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Independent Kurdistan-A Good Outcome For American Interests?

In his book Where The West Ends, Totten describes visiting Northern Iraq briefly as a tourist with a friend, and the general feeling of pro-Americanism in Kurdish Northern Iraq that generally one can only feel in Poland, parts of the former Yugoslavia etc.

Related On This Site: Longer odds, lots of risk: Adam Garfinkle At The American Interest’s Via Media: “The Rise Of Independent Kurdistan?”From Reuters: ‘Analysis: Syrian Kurds Sense Freedom, Power Struggle Awaits’

From Slate: ‘In Aleppo, Syria, Mohamed Atta Thought He Could Build The Ideal Islamic City’Lawrence Wright At The New Yorker: ‘The Man Behind Bin Laden’

Fareed Zakaria At Newsweek: ‘Terrorism’s Supermarket’Via Youtube: ‘Roger Scruton On Islam And The West’

Inside Everyone Is A Western Individual Waiting To Get Out?-Repost-Roger Sandall At The American Interest: ‘Tribal Realism’

Dexter Filkins Via HotAir: ‘Audio: Iraq War Critic Says Iraq Withdrawal May Have Been The Worst Strategic Mistake Of All’

Full piece with audio here.

Must be tough to have watched the whole Iraq war unfold, and been relatively powerless but to witness and try and put pieces together, but so it is:

‘Dexter Filkins has long been a skeptic and critic of the Iraq war, from his tenure at the New York Times to his current assignment at the New Yorker. Still, that hasn’t kept Filkins from reporting honestly on developments in the theater; in 2008, while at the NYT, he wrote extensively about the success of the surge just a few months before the presidential election. A month later, Filkins wrote again about the “literally unrecognizable” and peaceful Iraq produced by the surge. Six years later, Filkins was among the skeptics reminding people that the Iraqis’ insistence on negotiating the immunity clause for American troops was more of a welcome excuse for Obama to choose total withdrawal — and claim credit for it until this year — rather than the deal-breaker Obama now declares that it was.’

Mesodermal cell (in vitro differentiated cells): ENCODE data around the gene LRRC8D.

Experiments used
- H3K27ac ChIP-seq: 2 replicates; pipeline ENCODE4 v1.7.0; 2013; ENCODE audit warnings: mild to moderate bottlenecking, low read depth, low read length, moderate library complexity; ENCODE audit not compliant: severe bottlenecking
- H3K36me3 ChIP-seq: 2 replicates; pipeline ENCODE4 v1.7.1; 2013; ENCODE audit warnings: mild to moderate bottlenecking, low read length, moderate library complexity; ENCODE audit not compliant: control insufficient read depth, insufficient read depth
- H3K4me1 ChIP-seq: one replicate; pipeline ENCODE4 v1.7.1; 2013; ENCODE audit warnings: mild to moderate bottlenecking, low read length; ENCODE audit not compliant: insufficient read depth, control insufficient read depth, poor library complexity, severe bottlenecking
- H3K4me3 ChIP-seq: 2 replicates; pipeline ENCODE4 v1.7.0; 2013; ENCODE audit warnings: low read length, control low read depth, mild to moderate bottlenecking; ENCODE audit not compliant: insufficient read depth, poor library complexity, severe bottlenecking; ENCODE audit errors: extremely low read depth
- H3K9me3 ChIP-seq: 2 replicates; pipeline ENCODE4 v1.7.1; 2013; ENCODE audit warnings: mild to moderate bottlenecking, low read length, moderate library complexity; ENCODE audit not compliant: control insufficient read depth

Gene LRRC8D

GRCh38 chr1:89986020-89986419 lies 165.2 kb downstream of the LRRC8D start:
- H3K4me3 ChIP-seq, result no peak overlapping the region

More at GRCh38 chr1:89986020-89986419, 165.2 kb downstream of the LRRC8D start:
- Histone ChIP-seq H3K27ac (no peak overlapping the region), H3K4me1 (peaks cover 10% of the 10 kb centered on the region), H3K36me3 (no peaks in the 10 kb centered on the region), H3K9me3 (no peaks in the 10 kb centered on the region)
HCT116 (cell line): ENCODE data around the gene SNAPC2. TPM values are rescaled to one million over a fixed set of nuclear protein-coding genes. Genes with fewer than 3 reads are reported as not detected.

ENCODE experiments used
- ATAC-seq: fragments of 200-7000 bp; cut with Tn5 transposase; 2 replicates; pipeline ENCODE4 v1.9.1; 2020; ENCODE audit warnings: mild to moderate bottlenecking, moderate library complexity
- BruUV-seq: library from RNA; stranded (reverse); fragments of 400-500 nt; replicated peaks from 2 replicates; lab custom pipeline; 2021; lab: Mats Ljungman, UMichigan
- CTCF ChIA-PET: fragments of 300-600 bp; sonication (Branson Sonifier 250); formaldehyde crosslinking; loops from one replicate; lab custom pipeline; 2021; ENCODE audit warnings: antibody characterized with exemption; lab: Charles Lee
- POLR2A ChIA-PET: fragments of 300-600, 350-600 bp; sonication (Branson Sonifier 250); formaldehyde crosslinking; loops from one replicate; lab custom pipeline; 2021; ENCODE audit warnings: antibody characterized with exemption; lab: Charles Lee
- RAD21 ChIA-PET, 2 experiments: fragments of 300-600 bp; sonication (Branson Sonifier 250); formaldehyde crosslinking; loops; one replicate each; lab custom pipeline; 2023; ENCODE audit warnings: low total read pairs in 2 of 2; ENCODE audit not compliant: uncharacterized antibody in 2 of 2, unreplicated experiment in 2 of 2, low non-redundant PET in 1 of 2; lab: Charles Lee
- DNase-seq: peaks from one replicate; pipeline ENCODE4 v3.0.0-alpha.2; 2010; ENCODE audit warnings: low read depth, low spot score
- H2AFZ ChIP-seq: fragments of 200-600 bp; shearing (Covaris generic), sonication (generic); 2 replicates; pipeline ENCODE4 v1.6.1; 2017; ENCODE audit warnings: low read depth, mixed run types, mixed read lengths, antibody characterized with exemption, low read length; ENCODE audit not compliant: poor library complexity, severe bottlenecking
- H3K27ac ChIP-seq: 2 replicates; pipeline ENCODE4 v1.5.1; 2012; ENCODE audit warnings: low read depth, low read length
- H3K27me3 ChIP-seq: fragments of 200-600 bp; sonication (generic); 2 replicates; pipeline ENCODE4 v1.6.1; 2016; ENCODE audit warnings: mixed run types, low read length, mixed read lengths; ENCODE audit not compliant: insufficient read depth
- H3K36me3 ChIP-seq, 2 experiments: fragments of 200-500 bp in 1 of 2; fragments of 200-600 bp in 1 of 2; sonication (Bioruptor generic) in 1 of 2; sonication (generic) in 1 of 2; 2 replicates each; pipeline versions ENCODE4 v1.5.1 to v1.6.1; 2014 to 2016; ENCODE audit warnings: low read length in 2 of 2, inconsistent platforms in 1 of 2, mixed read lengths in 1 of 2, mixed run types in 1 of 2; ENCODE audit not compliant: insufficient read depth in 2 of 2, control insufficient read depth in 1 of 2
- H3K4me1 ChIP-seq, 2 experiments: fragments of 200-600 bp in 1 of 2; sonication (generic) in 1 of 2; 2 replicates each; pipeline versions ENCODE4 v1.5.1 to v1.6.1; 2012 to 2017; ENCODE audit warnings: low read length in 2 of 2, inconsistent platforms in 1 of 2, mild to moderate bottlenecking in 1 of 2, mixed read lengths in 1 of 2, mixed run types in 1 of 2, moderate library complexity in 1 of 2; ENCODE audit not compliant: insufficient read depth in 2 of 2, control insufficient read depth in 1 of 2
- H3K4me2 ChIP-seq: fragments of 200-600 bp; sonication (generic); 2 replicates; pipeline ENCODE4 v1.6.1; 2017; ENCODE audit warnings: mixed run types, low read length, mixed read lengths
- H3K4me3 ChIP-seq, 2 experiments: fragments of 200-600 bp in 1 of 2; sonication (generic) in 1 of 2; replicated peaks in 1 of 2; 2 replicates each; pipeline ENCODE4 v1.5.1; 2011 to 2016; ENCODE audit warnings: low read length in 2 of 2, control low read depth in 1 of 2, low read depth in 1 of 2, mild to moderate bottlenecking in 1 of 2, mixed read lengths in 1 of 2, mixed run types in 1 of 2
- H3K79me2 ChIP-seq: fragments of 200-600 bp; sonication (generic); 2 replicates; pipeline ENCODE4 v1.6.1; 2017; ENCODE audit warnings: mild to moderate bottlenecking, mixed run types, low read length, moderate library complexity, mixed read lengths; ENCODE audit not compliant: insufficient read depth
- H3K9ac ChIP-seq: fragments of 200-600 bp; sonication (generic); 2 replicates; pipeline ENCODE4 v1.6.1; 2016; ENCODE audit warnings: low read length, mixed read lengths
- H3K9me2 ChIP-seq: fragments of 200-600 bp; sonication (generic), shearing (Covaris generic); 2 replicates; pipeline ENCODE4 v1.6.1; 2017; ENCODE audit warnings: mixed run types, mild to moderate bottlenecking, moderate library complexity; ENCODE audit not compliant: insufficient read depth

Related On This Site:   Dexter Filkins Book On Afghanistan And Iraq: “The Forever War”Repost-’Dexter Filkins In The NY Times: The Long Road To Chaos In Pakistan’

Dexter Filkins At The New Yorker: ‘What We Don’t Know About Drones’

Dexter Filkins On Iraq & Some Quotes On Postmodernism

Will the U.S. Help The Kurds Fight ISIS?:

Filkins:

‘This week, fighters from Islamic State in Iraq and al-Sham, or ISIS, captured the town of Sinjar and, the next day, Mosul Dam, the biggest dam on the Tigris River. These victories offer two terrifying prospects, one for humanitarian reasons, the other for strategic reasons.’

A cautious administration guided by Left-liberal idealism and activism, stuck in withdrawal mode and unable to adapt to conditions and recognize and advance interests particularly well?

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There’s a lot more going on in English Departments, to be sure, but still worth pointing out.

Quote found here at friesian.com:

‘Oddly enough, it is the intellectual snobbery and elitism of many of the literati that politically correct egalitarianism appeals to; their partiality to literary Marxism is based not on its economic theory but on its hostility to business and the middle class. The character of this anti-bourgeois sentiment therefore has more in common with its origin in aristocratic disdain for the lower orders than with egalitarianism.’

John M. Ellis, Literature Lost [Yale University Press, 1997, p. 214]

Related: From Darwinian Conservatism: Nietzsche-Aristocratic Radical or Aristocratic Liberal?